Crime-fighting 2.0 - CBS' "CSI: Cyber" takes on a new age of evil
CBS, Premieres Wednesday, March 4, 10:00 PM ET
By Lori Acken
Can you control your thermostat, your DVR and even your coffee maker with just a couple taps of an app on your phone? It’s cool, certainly — convenient, for sure — but it could also make you the target of a savvy new brand of criminal. It’s a great big Wi-Fi world out there and our willingness to forgo our privacy for the love of the latest gadget is the catalyst for a timely new “CSI” spinoff.
“CSI: Cyber,” which premieres Wednesday, stars Patricia Arquette as Special Agent Avery Ryan, head of the FBI’s Cyber Crime Division — a role she launched on two episodes of the “CSI” flagship. Based on real-life cyberpsychologist Mary Aiken, who coproduces the show, Ryan leads her team of expert techies and hackers into the “Darknet,” the Internet’s sophisticated underbelly where wrongdoers use its carefully guarded anonymity to commit everything from theft to espionage to murder.
“The bank robbery of yesterday was going into a bank, breaking in and taking a lot of money,” explains the show’s co-executive producer Anthony E. Zuiker. “The bank robbery of tomorrow is taking 3 cents out of your account. The arson of tomorrow is hacking into your smart house and having all the megahertz be rerouted to your appliance to burn your house down in the middle of the night.” Yikes.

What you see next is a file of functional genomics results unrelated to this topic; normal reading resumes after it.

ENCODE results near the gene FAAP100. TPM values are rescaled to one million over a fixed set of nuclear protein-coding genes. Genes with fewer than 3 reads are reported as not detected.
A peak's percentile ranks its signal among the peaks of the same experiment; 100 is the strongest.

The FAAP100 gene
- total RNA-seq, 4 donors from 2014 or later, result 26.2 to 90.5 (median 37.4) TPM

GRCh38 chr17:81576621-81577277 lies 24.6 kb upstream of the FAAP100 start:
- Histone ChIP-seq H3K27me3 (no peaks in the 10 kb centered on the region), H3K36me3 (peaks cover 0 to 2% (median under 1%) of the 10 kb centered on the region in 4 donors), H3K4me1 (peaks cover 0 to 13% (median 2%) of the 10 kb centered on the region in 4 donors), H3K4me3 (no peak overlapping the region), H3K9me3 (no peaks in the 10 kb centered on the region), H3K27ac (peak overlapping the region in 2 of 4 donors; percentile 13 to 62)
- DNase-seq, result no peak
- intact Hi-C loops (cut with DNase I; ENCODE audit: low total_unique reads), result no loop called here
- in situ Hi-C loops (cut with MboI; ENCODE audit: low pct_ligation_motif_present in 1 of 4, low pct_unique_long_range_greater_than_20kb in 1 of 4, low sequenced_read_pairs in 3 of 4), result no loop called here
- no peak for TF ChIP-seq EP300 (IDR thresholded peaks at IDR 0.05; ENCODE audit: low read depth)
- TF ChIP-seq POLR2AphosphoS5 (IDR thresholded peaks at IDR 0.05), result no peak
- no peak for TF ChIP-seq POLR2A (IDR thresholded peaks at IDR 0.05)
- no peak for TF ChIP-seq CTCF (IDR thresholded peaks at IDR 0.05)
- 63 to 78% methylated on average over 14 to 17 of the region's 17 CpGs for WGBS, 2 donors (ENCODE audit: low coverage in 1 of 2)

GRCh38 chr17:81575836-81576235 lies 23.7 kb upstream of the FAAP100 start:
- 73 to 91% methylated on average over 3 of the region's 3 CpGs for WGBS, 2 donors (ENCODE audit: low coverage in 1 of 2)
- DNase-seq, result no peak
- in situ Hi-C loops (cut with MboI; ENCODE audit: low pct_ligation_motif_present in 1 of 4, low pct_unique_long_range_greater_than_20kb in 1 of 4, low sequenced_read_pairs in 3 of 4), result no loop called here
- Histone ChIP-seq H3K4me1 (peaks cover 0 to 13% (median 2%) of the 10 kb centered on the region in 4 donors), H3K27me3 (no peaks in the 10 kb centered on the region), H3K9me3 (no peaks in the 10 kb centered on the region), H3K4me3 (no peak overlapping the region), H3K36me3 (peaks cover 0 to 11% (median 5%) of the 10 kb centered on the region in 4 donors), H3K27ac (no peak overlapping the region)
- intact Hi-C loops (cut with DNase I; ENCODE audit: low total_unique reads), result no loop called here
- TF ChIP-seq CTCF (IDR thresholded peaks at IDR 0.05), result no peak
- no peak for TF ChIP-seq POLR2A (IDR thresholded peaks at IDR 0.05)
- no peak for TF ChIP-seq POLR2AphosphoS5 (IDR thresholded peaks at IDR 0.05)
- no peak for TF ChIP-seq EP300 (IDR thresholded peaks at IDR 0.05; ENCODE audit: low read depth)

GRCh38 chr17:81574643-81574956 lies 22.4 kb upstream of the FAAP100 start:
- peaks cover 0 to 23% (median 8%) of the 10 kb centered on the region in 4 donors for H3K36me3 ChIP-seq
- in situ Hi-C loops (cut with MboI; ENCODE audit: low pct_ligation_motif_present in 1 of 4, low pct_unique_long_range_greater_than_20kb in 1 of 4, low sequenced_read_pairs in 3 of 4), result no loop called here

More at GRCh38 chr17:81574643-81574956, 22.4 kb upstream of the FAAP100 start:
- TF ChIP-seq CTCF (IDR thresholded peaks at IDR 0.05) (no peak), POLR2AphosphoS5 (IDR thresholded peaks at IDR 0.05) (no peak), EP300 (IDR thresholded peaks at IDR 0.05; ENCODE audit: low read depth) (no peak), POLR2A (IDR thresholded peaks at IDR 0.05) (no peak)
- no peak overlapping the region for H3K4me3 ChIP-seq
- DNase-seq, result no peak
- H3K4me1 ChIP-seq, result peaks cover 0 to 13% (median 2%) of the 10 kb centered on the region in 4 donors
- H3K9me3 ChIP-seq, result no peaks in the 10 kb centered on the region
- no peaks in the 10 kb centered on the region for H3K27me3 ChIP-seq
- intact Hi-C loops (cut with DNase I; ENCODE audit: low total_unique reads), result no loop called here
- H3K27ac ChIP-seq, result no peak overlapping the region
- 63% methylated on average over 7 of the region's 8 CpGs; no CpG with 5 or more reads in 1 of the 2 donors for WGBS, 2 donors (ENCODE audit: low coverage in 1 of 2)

The series’ premiere episode cribs from a chilling true-crime case involving a hacked baby cam, but the show’s cast and creators stress that their goal isn’t to terrify, but rather to thoroughly entertain viewers into becoming smarter tech consumers.
“We may want to question do we have to have every device Wi-Fi-enabled?” says Arquette. “We might want to start thinking about actually buying products and supporting companies making products that keep us a little safer from this.”
Arquette says she’s especially fascinated by the mix of new and conventional crime-solving technologies “CSI: Cyber” offers — and, thus, its appeal to multiple generations.
“The interesting thing about cybercrime and the whole cyber world is that many of the people that are most proficient in it are really young people,” she says. “So we do want this show to be relevant and interesting to them and to also to parents, to learn how to keep your child safe. What are the things that are possible right now? What does this new technology actually mean in our lives?”
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